Crisis in Iraq
August 7, 2014
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The New York Times reports that President Obama is considering air strikes to assist tens of thousands of civilians in northern Iraq who have fled from the militant group the Islamic State in Iraq and Syria, and who are trapped on a mountain with no food or water. The administration is also mulling dropping supplies to the refugees, who are of the Yazidi sect and thus considered apostates by ISIS, which has shown no compunction in slaughtering civilians who do not follow their extreme brand of Islam.

Over the past week, as many as 300,000 residents fled the town of Sinjar and its surrounding areas after ISIS wrested control of the town from Kurdish forces. Some 40,000 of those refugees are trapped on Mount Sinjar, facing the choice of starvation or annihilation at the hands of ISIS. The Iraqi government has attempted air drops of supplies, but the effort has reportedly fallen far short, with reports emerging of infant deaths and growing health problems.

The latest gains by ISIS in the autonomous region of Kurdistan, once a rare bastion of stability in Iraq, come against a backdrop of political inertia in Baghdad, where politicians are struggling to form a new coalition government. The Obama administration has reportedly been reluctant to intervene militarily against ISIS until a government is formed, but the humanitarian crisis may force the U.S. to act. Ryu Spaeth

Compromise!
5:00 p.m. ET
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California officials on Friday accepted a compromise offer from Delta farmers, who proposed forgoing a quarter of their water supplies due to the state's "unprecedented drought," The New York Times reports.

California's agricultural industry accounts for 80 percent of the state's water consumption per year, but farmers in the Sacramento-San Joaquin River Delta own some of the state's most senior water rights — and The Sacramento Bee notes that they have historically held tight to those claims. Representatives for the Delta's nearly 4,000 farmers said they expected most to participate in the cutbacks, either by farming less of their acreage or planting crops that require less water. Sarah Eberspacher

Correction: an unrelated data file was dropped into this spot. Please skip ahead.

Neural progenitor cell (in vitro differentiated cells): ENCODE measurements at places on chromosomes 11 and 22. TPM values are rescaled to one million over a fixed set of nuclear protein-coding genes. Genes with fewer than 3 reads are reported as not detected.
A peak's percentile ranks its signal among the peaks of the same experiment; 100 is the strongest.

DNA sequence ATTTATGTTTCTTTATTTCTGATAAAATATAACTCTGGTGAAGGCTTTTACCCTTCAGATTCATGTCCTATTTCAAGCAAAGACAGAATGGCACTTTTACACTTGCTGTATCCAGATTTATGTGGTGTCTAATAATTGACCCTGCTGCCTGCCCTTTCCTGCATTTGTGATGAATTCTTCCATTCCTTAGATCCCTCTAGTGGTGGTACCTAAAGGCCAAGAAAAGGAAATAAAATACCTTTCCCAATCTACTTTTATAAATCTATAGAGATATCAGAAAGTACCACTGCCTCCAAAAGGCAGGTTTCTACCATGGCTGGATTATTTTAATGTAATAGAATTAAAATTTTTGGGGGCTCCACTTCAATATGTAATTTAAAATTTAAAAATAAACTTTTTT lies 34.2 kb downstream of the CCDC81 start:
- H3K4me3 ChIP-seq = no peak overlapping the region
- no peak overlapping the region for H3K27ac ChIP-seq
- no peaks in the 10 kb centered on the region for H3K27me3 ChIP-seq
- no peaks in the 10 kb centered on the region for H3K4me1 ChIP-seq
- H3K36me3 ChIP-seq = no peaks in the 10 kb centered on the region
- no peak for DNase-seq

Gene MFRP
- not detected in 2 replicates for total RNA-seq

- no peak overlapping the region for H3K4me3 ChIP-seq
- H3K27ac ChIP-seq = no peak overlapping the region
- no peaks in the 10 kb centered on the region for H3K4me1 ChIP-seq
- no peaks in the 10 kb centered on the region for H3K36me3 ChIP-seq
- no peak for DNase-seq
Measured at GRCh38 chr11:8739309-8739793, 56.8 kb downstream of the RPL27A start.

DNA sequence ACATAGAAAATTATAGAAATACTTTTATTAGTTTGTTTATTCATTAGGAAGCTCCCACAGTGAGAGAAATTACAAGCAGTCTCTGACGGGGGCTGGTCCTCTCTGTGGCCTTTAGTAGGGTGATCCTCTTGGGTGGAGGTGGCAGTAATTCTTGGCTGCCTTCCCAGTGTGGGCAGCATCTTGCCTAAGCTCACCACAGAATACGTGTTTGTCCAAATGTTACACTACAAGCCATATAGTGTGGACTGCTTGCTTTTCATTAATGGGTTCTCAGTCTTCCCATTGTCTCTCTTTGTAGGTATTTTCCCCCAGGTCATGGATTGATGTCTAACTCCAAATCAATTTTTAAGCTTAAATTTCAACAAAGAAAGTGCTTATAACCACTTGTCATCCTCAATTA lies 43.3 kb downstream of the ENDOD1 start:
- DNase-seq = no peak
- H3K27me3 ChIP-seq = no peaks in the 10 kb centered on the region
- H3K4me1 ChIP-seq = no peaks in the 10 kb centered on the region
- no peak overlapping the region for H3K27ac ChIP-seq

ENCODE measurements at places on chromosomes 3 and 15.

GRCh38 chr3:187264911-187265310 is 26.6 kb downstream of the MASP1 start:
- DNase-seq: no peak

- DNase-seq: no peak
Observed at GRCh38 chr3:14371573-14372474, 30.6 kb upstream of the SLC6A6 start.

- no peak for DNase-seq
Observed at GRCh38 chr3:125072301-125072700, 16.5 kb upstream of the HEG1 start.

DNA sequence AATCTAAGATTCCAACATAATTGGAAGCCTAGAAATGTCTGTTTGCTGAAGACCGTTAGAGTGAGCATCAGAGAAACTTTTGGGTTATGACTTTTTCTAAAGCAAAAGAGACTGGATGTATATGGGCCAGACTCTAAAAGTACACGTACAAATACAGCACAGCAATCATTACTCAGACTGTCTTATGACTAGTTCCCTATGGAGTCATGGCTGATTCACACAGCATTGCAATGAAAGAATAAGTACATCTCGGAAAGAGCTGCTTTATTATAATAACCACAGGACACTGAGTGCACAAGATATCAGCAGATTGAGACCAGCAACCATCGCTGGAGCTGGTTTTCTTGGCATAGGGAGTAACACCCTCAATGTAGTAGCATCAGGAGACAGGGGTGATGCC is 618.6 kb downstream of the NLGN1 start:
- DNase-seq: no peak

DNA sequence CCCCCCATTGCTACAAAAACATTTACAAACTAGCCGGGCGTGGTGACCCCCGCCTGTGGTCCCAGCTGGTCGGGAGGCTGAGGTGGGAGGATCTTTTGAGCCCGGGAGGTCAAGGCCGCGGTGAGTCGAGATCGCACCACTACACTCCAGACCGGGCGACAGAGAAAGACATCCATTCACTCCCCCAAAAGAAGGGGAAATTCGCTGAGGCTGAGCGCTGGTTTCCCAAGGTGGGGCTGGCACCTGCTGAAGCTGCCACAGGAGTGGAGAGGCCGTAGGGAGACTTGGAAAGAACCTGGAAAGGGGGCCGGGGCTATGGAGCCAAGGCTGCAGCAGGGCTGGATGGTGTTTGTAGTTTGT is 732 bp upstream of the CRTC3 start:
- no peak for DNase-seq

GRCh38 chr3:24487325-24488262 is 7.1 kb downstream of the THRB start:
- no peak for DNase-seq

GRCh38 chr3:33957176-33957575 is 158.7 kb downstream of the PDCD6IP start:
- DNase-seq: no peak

For those who have everything
4:17 p.m. ET
Courtesy photo

The Rare Tea Company caters to true tea connoisseurs, says Ming Lui at How To Spend It. Founder Henrietta Lovell specializes in creating bespoke blends of the world's finest teas, which will run you a hefty $7,870 for first blending and a three-month supply. Three one-on-one tasting sessions are usually required; if you can't visit her London shop, she can fly to you. After teasing out a customer's flavor and mouthfeel preferences, Lovell provides up to 10 samples before arriving at the final blend. Because flavors change depending on the season when the tea leaves are picked, each custom blend is tweaked regularly to provide a consistent flavor. The Week Staff

RIP
4:10 p.m. ET

Marques Haynes, arguably one of the Harlem Globetrotters' all-time best players, died on Friday in Plano, Texas, at age 89, The Dallas Morning News reports.

Haynes first signed on with the Globetrotters in 1948, for $400 per season. He quite nearly became the NBA's first black player in 1950, but missed that opportunity due to disagreements with the Globetrotters' owner. However, Haynes still became the first Globetrotter inducted into the Naismith Memorial Basketball Hall of Fame, in 1998.